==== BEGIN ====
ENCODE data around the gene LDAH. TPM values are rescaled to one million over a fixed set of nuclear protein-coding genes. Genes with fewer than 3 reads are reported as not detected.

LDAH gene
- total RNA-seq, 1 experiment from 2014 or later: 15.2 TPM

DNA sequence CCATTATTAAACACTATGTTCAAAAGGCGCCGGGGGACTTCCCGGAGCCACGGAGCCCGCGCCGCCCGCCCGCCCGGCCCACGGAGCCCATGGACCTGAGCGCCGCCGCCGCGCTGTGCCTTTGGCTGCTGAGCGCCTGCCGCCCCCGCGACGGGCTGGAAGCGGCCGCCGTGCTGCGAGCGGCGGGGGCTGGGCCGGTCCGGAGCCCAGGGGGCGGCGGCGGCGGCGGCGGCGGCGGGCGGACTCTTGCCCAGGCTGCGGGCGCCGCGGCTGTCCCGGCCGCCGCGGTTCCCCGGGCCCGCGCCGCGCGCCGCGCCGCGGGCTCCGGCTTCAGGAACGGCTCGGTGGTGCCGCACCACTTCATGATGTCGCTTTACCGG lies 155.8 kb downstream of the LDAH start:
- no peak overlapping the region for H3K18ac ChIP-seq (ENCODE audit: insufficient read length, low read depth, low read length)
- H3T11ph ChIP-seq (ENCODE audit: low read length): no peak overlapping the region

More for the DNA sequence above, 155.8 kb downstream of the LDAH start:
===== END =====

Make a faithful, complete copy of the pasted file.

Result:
ENCODE data around the gene LDAH. TPM values are rescaled to one million over a fixed set of nuclear protein-coding genes. Genes with fewer than 3 reads are reported as not detected.

LDAH gene
- total RNA-seq, 1 experiment from 2014 or later: 15.2 TPM

DNA sequence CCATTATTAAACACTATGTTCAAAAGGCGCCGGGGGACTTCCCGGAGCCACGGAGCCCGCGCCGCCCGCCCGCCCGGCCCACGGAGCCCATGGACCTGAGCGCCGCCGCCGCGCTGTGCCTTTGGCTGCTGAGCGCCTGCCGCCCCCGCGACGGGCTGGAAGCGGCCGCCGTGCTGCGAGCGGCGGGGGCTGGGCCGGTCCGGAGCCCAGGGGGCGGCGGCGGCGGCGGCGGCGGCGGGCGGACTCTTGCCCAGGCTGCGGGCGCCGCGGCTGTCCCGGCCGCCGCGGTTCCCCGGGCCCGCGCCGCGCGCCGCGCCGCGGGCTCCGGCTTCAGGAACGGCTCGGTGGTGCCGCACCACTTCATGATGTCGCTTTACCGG lies 155.8 kb downstream of the LDAH start:
- no peak overlapping the region for H3K18ac ChIP-seq (ENCODE audit: insufficient read length, low read depth, low read length)
- H3T11ph ChIP-seq (ENCODE audit: low read length): no peak overlapping the region

More for the DNA sequence above, 155.8 kb downstream of the LDAH start: